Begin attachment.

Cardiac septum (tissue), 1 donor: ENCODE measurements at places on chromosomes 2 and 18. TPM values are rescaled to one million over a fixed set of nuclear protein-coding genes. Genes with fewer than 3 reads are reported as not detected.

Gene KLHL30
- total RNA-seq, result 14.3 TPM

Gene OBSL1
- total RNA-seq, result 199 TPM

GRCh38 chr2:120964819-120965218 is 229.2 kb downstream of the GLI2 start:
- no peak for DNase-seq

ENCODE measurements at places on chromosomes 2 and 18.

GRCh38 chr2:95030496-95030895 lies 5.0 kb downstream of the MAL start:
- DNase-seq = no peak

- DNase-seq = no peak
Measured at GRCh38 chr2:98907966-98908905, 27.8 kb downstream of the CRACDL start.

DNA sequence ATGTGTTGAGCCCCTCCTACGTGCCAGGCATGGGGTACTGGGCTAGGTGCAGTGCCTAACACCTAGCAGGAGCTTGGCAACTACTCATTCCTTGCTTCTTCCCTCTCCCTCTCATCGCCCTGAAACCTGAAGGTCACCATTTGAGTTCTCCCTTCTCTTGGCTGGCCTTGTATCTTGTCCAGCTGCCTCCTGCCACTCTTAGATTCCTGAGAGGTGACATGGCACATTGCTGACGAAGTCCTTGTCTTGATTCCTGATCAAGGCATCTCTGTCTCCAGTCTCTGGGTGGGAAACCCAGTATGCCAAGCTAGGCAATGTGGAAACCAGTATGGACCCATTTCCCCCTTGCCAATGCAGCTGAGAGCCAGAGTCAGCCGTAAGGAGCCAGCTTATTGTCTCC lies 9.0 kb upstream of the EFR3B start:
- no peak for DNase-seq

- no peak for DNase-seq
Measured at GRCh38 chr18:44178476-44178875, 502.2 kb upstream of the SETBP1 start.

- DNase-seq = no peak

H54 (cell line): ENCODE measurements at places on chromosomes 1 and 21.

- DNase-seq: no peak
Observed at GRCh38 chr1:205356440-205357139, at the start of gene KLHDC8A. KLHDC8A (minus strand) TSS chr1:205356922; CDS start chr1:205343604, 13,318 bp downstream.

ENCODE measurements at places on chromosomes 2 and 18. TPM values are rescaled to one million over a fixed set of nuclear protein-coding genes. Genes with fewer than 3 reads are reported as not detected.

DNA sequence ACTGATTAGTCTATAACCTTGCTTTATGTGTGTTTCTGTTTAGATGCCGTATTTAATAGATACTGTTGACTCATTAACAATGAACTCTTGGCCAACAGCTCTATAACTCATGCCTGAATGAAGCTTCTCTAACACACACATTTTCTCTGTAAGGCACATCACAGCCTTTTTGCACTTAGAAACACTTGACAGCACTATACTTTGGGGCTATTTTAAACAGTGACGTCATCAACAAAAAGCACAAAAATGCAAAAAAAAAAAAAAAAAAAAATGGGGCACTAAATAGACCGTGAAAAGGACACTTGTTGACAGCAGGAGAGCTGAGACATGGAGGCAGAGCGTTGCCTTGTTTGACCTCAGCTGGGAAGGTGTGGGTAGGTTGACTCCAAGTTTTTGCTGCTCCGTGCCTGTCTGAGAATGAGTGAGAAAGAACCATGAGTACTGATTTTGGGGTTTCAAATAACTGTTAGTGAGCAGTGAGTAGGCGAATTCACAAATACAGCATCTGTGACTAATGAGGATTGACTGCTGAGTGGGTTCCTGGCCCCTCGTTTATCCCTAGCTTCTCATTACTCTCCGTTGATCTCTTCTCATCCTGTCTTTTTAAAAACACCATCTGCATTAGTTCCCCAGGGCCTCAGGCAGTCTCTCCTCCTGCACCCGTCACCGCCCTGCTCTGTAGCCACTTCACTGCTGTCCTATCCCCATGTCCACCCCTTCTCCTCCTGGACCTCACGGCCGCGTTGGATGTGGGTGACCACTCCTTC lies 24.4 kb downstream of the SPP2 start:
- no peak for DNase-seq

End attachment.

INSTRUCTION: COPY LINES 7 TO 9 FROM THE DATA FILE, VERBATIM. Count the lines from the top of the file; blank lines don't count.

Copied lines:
- no peak for DNase-seq

ENCODE measurements at places on chromosomes 2 and 18.

GRCh38 chr2:95030496-95030895 lies 5.0 kb downstream of the MAL start: